Syed Fahad Hashmi

From Wikipedia, the free encyclopedia
Jump to: navigation, search

Syed Fahad Hashmi (born 1980) is a Pakistani American and U.S. citizen. He was arrested in London, England on June 6, 2006 based on an indictment from the United States charging him with conspiracy to provide material support to Al-Qaeda.[1] On April 27, 2010, Hashmi pleaded guilty to one count in Federal District Court in Manhattan.[2] He was subsequently sentenced to 15 years in prison.[3] Hashmi is being held at the federal supermax prison in Florence, Colorado.[4]

Biography[edit]

Early life and education[edit]

Hashmi was born in Karachi, Pakistan in 1980. He emigrated with his family to the United States when he was three years old.[5] His family settled in Flushing, New York where he was raised and attended school. He graduated from Robert F Wagner High School in 1998 and then attended SUNY Stony Brook. Hashmi eventually transferred to Brooklyn College, where he earned a bachelor’s degree in political science in 2003. A devout Muslim, he proselytized for Islam and was a political activist on campus.[5][6] In 2003 he enrolled at London Metropolitan University in England to pursue a master's degree in International Relations, which he received in 2006.[7]

Arrest and terrorism charges[edit]

On June 6, 2006 he was arrested at Heathrow Airport based on an indictment from an American federal grand jury. The charges were for conspiring to send money and military gear to al Qaeda associates in Pakistan.[1] They were for conspiracy because Hashmi did not provide the material support himself. Rather, Hashmi allowed an acquaintance from New York, Junaid Babar, to stay in his apartment for two weeks and that Babar brought military gear with him in a suitcase and later gave the gear to al Qaeda. The items being labeled as "military gear" were socks and rainproof ponchos.[8] His arrest is based on the testimony of Babar, who was apprehended and then turned informant in a successful attempt to get a reduction in his own 70-year prison sentence.[8][9]

He was housed as a Category A-high security prisoner at HM Prison Belmarsh while fighting extradition to the United States. In March 2007, the High Court of England and Wales ruled against him.[10] He was then extradited to the United States in May 2007[11] and arraigned before District Judge Loretta A. Preska.[12]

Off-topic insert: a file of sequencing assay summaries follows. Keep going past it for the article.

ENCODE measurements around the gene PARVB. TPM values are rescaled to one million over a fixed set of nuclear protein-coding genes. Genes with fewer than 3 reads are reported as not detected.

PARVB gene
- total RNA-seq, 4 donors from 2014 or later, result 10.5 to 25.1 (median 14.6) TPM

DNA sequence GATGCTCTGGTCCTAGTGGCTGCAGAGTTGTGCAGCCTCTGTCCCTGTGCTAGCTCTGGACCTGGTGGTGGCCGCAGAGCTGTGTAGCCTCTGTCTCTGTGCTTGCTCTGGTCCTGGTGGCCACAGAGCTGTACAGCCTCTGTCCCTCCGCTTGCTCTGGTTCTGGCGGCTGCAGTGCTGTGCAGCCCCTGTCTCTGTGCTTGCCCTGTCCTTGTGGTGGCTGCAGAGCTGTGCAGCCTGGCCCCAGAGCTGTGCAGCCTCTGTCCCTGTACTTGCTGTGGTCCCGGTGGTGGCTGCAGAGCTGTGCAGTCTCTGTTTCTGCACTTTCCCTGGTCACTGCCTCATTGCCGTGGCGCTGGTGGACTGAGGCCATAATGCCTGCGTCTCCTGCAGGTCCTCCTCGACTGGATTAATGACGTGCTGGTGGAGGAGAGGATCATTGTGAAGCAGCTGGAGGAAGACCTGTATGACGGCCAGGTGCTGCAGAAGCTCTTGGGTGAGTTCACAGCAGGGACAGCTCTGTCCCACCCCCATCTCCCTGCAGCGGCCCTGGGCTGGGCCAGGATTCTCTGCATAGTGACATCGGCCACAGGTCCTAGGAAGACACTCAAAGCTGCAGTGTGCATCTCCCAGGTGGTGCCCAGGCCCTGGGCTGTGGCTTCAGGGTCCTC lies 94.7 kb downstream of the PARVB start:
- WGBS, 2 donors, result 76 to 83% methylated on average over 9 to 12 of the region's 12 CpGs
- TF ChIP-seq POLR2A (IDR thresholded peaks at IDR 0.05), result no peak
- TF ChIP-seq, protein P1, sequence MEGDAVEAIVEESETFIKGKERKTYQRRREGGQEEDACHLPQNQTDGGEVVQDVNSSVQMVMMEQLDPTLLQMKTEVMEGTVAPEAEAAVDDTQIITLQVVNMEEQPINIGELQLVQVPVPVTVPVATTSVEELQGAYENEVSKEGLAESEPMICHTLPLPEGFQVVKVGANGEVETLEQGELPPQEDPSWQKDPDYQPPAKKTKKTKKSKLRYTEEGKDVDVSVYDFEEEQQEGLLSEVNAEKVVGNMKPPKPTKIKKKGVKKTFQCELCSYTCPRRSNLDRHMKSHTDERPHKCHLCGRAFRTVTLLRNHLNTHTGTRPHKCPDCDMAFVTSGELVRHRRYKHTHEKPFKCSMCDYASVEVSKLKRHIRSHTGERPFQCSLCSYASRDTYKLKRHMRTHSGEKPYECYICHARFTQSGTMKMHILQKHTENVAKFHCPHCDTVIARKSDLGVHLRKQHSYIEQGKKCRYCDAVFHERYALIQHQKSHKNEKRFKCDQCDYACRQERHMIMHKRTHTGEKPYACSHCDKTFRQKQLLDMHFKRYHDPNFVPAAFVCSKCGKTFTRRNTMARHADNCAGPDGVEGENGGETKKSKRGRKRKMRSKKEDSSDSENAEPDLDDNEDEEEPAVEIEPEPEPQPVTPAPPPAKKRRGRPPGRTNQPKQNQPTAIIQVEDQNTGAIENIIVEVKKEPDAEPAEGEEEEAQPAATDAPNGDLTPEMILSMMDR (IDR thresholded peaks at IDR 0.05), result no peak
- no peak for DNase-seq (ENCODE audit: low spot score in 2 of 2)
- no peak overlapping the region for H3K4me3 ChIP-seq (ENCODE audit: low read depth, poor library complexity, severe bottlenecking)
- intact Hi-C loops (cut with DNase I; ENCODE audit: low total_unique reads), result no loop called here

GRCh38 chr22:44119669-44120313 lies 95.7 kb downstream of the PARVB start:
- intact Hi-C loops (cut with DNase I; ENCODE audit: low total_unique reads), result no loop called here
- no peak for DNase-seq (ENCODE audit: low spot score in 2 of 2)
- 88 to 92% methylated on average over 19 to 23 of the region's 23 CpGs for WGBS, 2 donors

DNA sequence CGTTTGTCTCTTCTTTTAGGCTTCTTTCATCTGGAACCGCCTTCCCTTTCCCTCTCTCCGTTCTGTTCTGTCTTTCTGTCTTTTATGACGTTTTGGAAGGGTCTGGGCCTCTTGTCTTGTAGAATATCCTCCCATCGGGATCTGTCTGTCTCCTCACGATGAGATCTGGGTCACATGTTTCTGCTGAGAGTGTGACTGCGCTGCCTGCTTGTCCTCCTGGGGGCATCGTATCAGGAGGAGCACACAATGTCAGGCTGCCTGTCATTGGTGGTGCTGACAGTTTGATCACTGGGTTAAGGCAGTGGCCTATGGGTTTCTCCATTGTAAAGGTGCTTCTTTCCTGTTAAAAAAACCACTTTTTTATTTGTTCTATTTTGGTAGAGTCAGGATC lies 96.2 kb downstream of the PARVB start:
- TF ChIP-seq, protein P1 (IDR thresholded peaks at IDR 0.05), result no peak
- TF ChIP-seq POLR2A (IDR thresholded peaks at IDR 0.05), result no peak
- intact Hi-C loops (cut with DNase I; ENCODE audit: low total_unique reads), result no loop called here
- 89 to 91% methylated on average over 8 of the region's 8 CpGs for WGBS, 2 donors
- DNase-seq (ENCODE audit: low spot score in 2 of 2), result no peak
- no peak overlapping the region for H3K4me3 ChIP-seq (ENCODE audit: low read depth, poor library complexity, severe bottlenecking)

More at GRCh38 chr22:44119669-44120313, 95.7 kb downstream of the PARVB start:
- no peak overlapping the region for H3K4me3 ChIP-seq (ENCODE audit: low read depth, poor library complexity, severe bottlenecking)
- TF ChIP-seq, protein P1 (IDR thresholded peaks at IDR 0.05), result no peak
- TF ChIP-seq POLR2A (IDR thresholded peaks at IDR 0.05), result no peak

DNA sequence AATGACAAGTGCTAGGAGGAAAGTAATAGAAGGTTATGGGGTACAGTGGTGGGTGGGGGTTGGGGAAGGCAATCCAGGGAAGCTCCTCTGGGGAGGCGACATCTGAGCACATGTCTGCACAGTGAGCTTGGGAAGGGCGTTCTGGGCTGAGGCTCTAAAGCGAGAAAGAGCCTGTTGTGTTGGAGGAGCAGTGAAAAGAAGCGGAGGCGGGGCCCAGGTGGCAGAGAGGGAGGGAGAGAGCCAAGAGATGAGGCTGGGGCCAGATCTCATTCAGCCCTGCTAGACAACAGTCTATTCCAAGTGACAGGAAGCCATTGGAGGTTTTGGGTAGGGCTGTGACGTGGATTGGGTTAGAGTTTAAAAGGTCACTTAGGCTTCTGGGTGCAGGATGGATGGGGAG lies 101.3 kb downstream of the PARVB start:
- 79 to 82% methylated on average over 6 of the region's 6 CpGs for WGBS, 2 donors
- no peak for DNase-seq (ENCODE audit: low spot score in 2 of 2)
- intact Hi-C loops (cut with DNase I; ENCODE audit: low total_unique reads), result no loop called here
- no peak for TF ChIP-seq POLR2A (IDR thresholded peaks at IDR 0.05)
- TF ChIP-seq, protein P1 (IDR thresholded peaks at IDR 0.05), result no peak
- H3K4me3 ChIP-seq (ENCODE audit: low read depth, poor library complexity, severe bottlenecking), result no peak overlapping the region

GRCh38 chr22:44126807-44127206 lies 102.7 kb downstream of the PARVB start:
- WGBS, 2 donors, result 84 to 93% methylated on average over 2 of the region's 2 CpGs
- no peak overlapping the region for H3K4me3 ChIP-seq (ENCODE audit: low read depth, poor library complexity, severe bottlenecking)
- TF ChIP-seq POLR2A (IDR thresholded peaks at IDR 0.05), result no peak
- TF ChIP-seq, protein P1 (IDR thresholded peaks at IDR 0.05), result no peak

Hashmi was held for pre-trial detention in 23-hour solitary confinement under special administrative measures at Metropolitan Correction Center in Manhattan.[13] By the time his trial date approached in April 2010, he had been held in isolation for nearly three years. Medical testimony presented in Hashmi's case concluded that after 60 days' solitary detention, a prisoner's mental state begins to break down and gradually develops into psychosis.[14]

Guilty plea[edit]

On April 27, 2010, one day before his trial was to start, Hashmi pleaded guilty to a single count of conspiracy to provide material support to al-Qaeda in Federal District Court in Manhattan. He was asked by Judge Loretta A. Preska whether he was pleading "because you are in fact guilty" to which Hashmi replied, "Alhamdulillah, yes." Attorneys on both sides recommended a maximum prison term of 15 years. After the hearing one of Hahsmi’s lawyers, David Ruhnke said that "[Hashmi] made the best deal that was available under the circumstances," adding that "[h]e stepped up and accepted responsibility. The government wanted to lock him up for the rest of his life. They will not succeed in that goal."[15]

References[edit]

  1. ^ a b Hartcollis, Anemona; Baker, Al (June 8, 2006). "U.S. Citizen Is Accused of Helping Al Qaeda". New York Times. Retrieved June 20, 2014. 
  2. ^ Gendar, Alison (April 27, 2010). "Queens man Syed Hashmi facing 15 years after pleading guilty to helping Al Qaeda". New York Daily News. Retrieved June 20, 2014. 
  3. ^ Moynihan, Colin (June 10, 2010). "U.S. Man Draws 15 Years for Plot to Supply Al Qaeda". New York Times. Retrieved June 20, 2014. 
  4. ^ Kebriaei, Pardiss (January 30, 2014). "The Torture That Flourishes From Gitmo to an American Supermax". The Nation. Retrieved June 20, 2014. 
  5. ^ a b Theoharis, Jeanne (April 3, 2011). "My Student, the 'Terrorist'". The Chronicle Review. 
  6. ^ Elliott, Michael (May 27, 2002). "Al-Qaeda now". CNN.com. Retrieved June 20, 2012. "Fahad Hashmi, a Pakistani-American student, spoke at the meeting, praising the American Taliban, John Walker Lindh. "America is directly involved in exterminating Muslims," said Hashmi. "America is the biggest terrorist in the world."" 
  7. ^ Hentoff, Nat (November 12, 2008). "Caged Citizen Will Test President Obama". The Village Voice. Retrieved June 20, 2014. 
  8. ^ a b Kumar, Amitava (2010-02-08). "Kidnapped by the State". Huffington Post. 
  9. ^ Sullivan, Kevin, and Michelle Garcia (2006-06-08). "Britain Holds Suspect in Al-Qaeda Case". Washington Post. p. A18. 
  10. ^ "Terror suspect to be extradited". BBC News. March 20, 2010. Retrieved June 20, 2014. 
  11. ^ Feuer, Alan (2007-05-30). "In First for Britain, U.S. Citizen Is Extradited on Terror Charges". New York Times. 
  12. ^ McShane, Larry (2007-05-26). "Terror Suspect Extradited to U.S.". 
  13. ^ Hentoff, Nat (November 5, 2008). "A Brooklyn College Grad Experiences the Constitution in a Cage". The Village Voice. Retrieved June 20, 2014. 
  14. ^ Quigley, Bill (April 5, 2010). "The Ongoing Torture of Syed Fahad Hashmi". CounterPunch. 
  15. ^ Weiser, Benjamin (April 28, 2010). "Ex-Brooklyn College Student Admits Conspiring to Help Al Qaeda". New York Times. Retrieved June 20, 2014. 

External links[edit]